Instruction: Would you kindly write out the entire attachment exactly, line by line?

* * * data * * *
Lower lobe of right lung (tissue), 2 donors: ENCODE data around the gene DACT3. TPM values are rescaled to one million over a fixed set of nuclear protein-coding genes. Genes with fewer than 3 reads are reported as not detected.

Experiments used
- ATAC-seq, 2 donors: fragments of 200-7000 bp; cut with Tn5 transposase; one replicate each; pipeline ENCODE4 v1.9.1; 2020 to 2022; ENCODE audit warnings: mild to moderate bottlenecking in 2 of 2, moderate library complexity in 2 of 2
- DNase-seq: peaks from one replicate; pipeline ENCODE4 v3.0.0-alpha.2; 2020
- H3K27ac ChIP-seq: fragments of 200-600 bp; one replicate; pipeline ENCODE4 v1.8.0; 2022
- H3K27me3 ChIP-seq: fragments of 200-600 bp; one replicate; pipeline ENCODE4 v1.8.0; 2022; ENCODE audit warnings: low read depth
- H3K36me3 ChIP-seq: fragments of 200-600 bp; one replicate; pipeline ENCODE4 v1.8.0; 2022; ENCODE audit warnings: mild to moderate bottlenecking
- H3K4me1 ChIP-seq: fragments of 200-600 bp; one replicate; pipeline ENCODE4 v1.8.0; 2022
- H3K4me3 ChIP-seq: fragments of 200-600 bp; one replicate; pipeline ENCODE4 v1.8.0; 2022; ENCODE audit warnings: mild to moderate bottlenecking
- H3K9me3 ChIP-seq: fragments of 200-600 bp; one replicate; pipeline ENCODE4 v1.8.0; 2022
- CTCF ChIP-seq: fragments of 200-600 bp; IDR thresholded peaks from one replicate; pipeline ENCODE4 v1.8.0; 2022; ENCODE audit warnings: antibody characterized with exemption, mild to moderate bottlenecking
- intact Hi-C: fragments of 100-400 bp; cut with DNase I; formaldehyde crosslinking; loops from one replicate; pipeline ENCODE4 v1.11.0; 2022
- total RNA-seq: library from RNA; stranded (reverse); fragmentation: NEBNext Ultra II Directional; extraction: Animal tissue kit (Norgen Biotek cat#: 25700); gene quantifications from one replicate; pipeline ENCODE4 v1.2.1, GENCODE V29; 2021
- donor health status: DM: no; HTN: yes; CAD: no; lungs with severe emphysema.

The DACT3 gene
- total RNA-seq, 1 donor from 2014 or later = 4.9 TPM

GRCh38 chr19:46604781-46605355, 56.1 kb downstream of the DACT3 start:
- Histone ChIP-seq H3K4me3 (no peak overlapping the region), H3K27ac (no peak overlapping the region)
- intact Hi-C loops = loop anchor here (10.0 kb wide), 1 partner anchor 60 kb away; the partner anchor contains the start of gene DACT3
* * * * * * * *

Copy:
Lower lobe of right lung (tissue), 2 donors: ENCODE data around the gene DACT3. TPM values are rescaled to one million over a fixed set of nuclear protein-coding genes. Genes with fewer than 3 reads are reported as not detected.

Experiments used
- ATAC-seq, 2 donors: fragments of 200-7000 bp; cut with Tn5 transposase; one replicate each; pipeline ENCODE4 v1.9.1; 2020 to 2022; ENCODE audit warnings: mild to moderate bottlenecking in 2 of 2, moderate library complexity in 2 of 2
- DNase-seq: peaks from one replicate; pipeline ENCODE4 v3.0.0-alpha.2; 2020
- H3K27ac ChIP-seq: fragments of 200-600 bp; one replicate; pipeline ENCODE4 v1.8.0; 2022
- H3K27me3 ChIP-seq: fragments of 200-600 bp; one replicate; pipeline ENCODE4 v1.8.0; 2022; ENCODE audit warnings: low read depth
- H3K36me3 ChIP-seq: fragments of 200-600 bp; one replicate; pipeline ENCODE4 v1.8.0; 2022; ENCODE audit warnings: mild to moderate bottlenecking
- H3K4me1 ChIP-seq: fragments of 200-600 bp; one replicate; pipeline ENCODE4 v1.8.0; 2022
- H3K4me3 ChIP-seq: fragments of 200-600 bp; one replicate; pipeline ENCODE4 v1.8.0; 2022; ENCODE audit warnings: mild to moderate bottlenecking
- H3K9me3 ChIP-seq: fragments of 200-600 bp; one replicate; pipeline ENCODE4 v1.8.0; 2022
- CTCF ChIP-seq: fragments of 200-600 bp; IDR thresholded peaks from one replicate; pipeline ENCODE4 v1.8.0; 2022; ENCODE audit warnings: antibody characterized with exemption, mild to moderate bottlenecking
- intact Hi-C: fragments of 100-400 bp; cut with DNase I; formaldehyde crosslinking; loops from one replicate; pipeline ENCODE4 v1.11.0; 2022
- total RNA-seq: library from RNA; stranded (reverse); fragmentation: NEBNext Ultra II Directional; extraction: Animal tissue kit (Norgen Biotek cat#: 25700); gene quantifications from one replicate; pipeline ENCODE4 v1.2.1, GENCODE V29; 2021
- donor health status: DM: no; HTN: yes; CAD: no; lungs with severe emphysema.

The DACT3 gene
- total RNA-seq, 1 donor from 2014 or later = 4.9 TPM

GRCh38 chr19:46604781-46605355, 56.1 kb downstream of the DACT3 start:
- Histone ChIP-seq H3K4me3 (no peak overlapping the region), H3K27ac (no peak overlapping the region)
- intact Hi-C loops = loop anchor here (10.0 kb wide), 1 partner anchor 60 kb away; the partner anchor contains the start of gene DACT3